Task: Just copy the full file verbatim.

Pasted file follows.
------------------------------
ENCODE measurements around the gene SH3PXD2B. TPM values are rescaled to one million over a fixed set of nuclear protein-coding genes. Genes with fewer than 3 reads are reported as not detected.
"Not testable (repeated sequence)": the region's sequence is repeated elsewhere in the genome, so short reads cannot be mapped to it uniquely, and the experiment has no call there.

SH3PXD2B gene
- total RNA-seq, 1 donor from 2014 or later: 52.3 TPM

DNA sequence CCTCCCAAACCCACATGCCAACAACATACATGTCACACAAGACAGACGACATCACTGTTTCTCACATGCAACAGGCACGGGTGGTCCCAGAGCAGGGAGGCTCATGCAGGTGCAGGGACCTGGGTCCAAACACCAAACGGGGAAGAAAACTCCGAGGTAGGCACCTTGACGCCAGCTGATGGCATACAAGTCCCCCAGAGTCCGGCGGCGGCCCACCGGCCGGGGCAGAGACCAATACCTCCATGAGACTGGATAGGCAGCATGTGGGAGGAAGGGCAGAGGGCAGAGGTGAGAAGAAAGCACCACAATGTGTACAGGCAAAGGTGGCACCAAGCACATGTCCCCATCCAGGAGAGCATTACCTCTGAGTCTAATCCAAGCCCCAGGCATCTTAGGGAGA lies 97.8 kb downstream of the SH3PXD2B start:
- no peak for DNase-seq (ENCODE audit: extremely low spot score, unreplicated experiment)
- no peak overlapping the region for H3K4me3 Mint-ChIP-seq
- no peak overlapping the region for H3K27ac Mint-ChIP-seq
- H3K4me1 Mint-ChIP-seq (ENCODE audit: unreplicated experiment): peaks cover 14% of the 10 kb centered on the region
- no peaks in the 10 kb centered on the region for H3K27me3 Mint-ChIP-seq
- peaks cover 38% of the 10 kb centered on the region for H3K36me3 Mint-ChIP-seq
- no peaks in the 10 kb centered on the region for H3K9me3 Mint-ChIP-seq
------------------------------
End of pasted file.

ENCODE measurements around the gene SH3PXD2B. TPM values are rescaled to one million over a fixed set of nuclear protein-coding genes. Genes with fewer than 3 reads are reported as not detected.
"Not testable (repeated sequence)": the region's sequence is repeated elsewhere in the genome, so short reads cannot be mapped to it uniquely, and the experiment has no call there.

SH3PXD2B gene
- total RNA-seq, 1 donor from 2014 or later: 52.3 TPM

DNA sequence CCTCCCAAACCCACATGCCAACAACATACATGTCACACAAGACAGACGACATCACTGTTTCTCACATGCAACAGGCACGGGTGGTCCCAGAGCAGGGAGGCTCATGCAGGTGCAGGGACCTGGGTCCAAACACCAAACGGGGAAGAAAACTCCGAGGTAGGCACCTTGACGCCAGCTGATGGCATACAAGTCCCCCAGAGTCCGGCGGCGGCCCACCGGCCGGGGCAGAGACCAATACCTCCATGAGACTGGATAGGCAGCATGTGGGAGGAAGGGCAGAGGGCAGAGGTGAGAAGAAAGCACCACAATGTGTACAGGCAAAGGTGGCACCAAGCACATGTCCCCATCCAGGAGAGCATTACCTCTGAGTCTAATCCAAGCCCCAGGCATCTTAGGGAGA lies 97.8 kb downstream of the SH3PXD2B start:
- no peak for DNase-seq (ENCODE audit: extremely low spot score, unreplicated experiment)
- no peak overlapping the region for H3K4me3 Mint-ChIP-seq
- no peak overlapping the region for H3K27ac Mint-ChIP-seq
- H3K4me1 Mint-ChIP-seq (ENCODE audit: unreplicated experiment): peaks cover 14% of the 10 kb centered on the region
- no peaks in the 10 kb centered on the region for H3K27me3 Mint-ChIP-seq
- peaks cover 38% of the 10 kb centered on the region for H3K36me3 Mint-ChIP-seq
- no peaks in the 10 kb centered on the region for H3K9me3 Mint-ChIP-seq